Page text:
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Recreation

Living off the land…

Food

I love garden tomatoes, blackberry ice cream, cold cucumber soup, maybe a glass of Riesling.
You know, summer food.
But I’m getting in the mood for morning frost and clothes made of wool and root vegetables at dinner.
So I asked Tim Cocheo, the chef/owner of Number 9 Restaurant in Millerton, NY, for a vegetable dish.   

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It’s Lawn Time, Experts Say

Gardening Scene

The time to rejuvenate or construct new lawns is rapidly approaching. September is also a prime time to fertilize turf grasses. The cooler temperatures and increased rainfall will stimulate new grass growth so any nutrients applied will be put to good use. Fall lawn fertilizers often have increased amounts of potassium relative to the amount of nitrogen as higher potassium values have been suggested to increase winter hardiness.

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Getting Started, Even Now

Gardening

Several years ago, my mother patiently and expertly taught me to garden, to clear the weeds, dig the soil, scatter seeds, and to plant flowers but as the sun shone down and my knees became sore, a dawning realization made clear that gardening was just not for me.
My mother may have been a little disappointed, but it did not dissuade her from donning her sunhat and gloves, trowel in hand, and digging into the soil.
She lives for a good day of gardening.

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Among the Joys Of Summer

Food

I grew up in the Hudson Valley, and remember as a teen eating lots of perfectly ripe fresh fruit. Nothing tasted better to me then. Or now. 

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Swimming With The Fishes…To Get To Work

No matter what the weather, when Jon Ostendorf finishes his daily commute he is soaking wet. That’s because he swims to work, from the beach at the Salisbury Grove to the boathouse at Hotchkiss where he is director of information technology.

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A Curiosity In the Park

Outdoor Life:

Thomas Whitten boasted of a “new sort of manure” he found on his farm in northwest Kent. As he wrote the Committee of the American Mineralogical Society in 1798: “I discovered the mine whence it is obtained, four years ago and by throwing some of it out, I found it made grass grow very largely; and by trying it on Indian Corn, found it to be better than Plaister of Paris or Ashes. Then I gave the farmers about 40 tons, and they carried some of it 20 miles distance, and tried it. — They found it to be good for Cucumbers, Carrots, Beets, Cabbage, Potatoes, and all sorts of Garden roots.”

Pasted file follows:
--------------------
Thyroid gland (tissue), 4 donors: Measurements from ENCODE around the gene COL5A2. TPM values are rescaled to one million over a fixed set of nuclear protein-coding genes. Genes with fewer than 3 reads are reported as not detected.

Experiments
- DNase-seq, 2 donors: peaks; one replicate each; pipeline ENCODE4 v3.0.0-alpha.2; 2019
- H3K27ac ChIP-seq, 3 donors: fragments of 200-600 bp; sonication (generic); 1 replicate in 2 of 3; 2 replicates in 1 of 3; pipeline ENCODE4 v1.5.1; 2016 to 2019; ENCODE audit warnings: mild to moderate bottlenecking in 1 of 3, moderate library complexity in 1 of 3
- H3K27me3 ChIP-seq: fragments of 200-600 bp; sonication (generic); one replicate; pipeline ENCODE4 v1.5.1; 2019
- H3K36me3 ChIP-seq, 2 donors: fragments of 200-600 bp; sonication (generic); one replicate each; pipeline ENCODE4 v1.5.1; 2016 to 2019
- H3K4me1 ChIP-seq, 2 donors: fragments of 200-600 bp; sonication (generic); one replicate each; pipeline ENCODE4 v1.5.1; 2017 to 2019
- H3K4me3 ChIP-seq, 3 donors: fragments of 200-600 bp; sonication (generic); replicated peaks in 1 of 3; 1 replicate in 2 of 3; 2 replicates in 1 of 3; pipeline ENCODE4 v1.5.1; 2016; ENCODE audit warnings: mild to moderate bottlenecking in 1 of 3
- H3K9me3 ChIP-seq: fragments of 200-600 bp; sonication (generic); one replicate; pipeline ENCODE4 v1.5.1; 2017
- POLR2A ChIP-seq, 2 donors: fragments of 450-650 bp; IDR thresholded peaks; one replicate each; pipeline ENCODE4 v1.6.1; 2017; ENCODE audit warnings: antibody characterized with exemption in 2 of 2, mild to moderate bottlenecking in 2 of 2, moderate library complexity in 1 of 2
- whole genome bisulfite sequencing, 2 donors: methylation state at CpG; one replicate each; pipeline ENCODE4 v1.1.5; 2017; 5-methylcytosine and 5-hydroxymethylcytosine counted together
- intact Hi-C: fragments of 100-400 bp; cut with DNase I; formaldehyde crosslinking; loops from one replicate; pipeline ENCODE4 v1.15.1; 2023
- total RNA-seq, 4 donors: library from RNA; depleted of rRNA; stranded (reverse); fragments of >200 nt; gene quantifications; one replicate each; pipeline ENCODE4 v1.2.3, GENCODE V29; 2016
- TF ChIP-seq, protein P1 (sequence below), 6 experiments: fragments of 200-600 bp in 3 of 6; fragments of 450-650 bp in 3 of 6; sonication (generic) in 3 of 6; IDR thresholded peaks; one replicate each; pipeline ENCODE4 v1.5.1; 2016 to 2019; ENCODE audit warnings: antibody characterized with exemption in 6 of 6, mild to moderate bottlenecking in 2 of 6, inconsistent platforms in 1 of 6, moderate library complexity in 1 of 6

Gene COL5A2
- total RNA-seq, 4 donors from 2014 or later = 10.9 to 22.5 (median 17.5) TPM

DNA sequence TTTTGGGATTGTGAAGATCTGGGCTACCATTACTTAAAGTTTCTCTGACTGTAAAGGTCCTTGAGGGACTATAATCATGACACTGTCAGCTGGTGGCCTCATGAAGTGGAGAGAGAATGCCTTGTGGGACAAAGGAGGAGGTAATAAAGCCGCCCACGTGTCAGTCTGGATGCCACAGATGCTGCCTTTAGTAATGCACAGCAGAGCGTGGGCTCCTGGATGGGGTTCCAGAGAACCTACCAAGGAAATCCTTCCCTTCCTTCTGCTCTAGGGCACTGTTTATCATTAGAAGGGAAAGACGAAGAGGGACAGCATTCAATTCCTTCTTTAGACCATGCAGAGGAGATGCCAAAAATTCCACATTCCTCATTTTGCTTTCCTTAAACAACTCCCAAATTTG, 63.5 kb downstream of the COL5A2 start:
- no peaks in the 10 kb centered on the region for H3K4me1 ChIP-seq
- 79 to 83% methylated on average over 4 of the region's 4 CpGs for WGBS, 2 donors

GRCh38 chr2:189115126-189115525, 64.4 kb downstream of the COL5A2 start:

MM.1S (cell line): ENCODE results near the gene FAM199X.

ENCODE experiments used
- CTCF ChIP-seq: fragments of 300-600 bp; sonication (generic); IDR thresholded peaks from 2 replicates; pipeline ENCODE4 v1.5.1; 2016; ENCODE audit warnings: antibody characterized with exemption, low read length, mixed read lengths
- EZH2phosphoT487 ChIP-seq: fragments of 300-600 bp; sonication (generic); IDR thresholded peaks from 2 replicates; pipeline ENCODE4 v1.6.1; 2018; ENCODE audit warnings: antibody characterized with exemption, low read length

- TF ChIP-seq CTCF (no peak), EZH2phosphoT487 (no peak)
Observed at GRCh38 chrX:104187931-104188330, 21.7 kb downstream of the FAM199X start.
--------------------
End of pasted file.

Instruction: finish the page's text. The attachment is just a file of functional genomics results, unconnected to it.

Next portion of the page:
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It’s Polo Time in Columbia County

Country Life

Have you ever stood a few feet away from 10 horses running full speed directly at you? It’s a rush that brings out something primal in a person — or at least in this particular horse-crazy girl. Add mallets, a tiny white ball, a huge flat field of pristine grass and the bluest sky Columbia County has to offer and you have my idea of the best thing to do on a weekend. Welcome to Mashomack Polo, coming to you in thunderous 3D every weekend between Memorial Day and Labor Day in Pine Plains, NY.

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The Sandwich That Made a Man And a Movie Famous

Food Scene

The Cuban sandwich, an object of new interest since release of Jon Favreau’s film, “Chef,” is, at heart, a grilled-cheese sandwich. A super-charged grilled- cheese sandwich.
Of course I am not talking about the nightmare grilled cheese concocted by those who figure Velveeta is cheese and Wonder Bread is bread and that Crisco substitutes for butter.
No.
The Cuban sandwich is rich, complex, spicy and crisp. And it can, theoretically, along with a food truck and the Internet, catapult a disillusioned chef to stardom.

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Faires, Not Fairs, The Robin Hood Kind

darrylg@lakevillejournal.com

I have been attending Renaissance faires for more than a decade, and I was thrilled to discover one in Connecticut running right now.

My wife, Kayla, and I visited the Robin Hood Springtime Festival in Guilford for the first time last weekend, and I was thoroughly impressed. As I walked through the gates, I was immediately transported back in time to Nottingham and Sherwood Forest.

It Takes a Tree To Make A Garden

Gardening

Elisabeth Cary, with her green wellies, mossy scarf and brisk, forthright manner, seems exactly right for the job of instructing people on the ways of shrubs and small trees, which is one of her jobs at the Berkshire Botanical Garden in Stockbridge, MA.
Like many immersed in cultivating gardens and gardeners, she is firm in her opinions: “Barberry is an awful thing,” she tells those of us following her around the Beatrice Procter Fre-
linghuysen Perennial Garden which lies north of Route 102 and just south of the Martha Stewart Garden, populated by both heirloom and modern plants.

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